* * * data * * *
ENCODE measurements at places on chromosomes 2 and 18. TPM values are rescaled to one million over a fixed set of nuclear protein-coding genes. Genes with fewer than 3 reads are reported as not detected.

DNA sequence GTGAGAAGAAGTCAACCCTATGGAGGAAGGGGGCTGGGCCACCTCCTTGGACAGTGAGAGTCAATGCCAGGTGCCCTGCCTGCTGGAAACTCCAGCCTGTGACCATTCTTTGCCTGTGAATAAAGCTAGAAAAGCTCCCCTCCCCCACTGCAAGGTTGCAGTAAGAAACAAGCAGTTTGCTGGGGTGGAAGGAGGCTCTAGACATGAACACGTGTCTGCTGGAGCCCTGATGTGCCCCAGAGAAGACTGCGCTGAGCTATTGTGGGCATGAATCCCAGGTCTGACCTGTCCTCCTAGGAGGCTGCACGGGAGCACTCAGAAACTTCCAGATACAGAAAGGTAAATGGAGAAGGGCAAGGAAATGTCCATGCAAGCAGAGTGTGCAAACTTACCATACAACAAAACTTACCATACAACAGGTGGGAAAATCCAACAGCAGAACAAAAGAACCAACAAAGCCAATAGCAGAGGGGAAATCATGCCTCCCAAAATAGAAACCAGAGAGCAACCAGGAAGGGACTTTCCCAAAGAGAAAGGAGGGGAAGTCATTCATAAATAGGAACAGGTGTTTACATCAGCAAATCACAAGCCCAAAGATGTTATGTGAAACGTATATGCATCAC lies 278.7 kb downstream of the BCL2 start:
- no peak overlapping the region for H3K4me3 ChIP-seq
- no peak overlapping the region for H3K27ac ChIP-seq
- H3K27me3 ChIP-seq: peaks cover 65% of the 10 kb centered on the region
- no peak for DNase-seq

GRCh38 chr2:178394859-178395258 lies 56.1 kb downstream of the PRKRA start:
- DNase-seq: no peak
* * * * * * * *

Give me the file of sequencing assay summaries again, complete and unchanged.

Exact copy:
ENCODE measurements at places on chromosomes 2 and 18. TPM values are rescaled to one million over a fixed set of nuclear protein-coding genes. Genes with fewer than 3 reads are reported as not detected.

DNA sequence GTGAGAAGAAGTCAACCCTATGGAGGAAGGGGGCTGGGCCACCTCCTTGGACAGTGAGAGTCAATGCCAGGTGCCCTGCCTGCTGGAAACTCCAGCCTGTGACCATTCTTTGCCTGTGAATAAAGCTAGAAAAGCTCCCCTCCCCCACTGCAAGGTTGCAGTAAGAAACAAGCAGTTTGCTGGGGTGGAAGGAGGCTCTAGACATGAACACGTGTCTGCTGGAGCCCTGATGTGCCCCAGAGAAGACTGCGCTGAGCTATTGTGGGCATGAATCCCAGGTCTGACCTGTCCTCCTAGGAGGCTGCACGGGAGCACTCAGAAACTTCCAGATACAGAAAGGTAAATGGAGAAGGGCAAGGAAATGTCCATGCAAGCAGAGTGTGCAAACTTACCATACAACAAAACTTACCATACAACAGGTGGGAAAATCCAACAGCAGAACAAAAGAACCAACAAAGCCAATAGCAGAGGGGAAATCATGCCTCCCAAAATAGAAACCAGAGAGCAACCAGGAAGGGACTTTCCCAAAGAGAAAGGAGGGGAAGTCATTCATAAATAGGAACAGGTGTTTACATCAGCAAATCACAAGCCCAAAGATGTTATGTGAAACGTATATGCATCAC lies 278.7 kb downstream of the BCL2 start:
- no peak overlapping the region for H3K4me3 ChIP-seq
- no peak overlapping the region for H3K27ac ChIP-seq
- H3K27me3 ChIP-seq: peaks cover 65% of the 10 kb centered on the region
- no peak for DNase-seq

GRCh38 chr2:178394859-178395258 lies 56.1 kb downstream of the PRKRA start:
- DNase-seq: no peak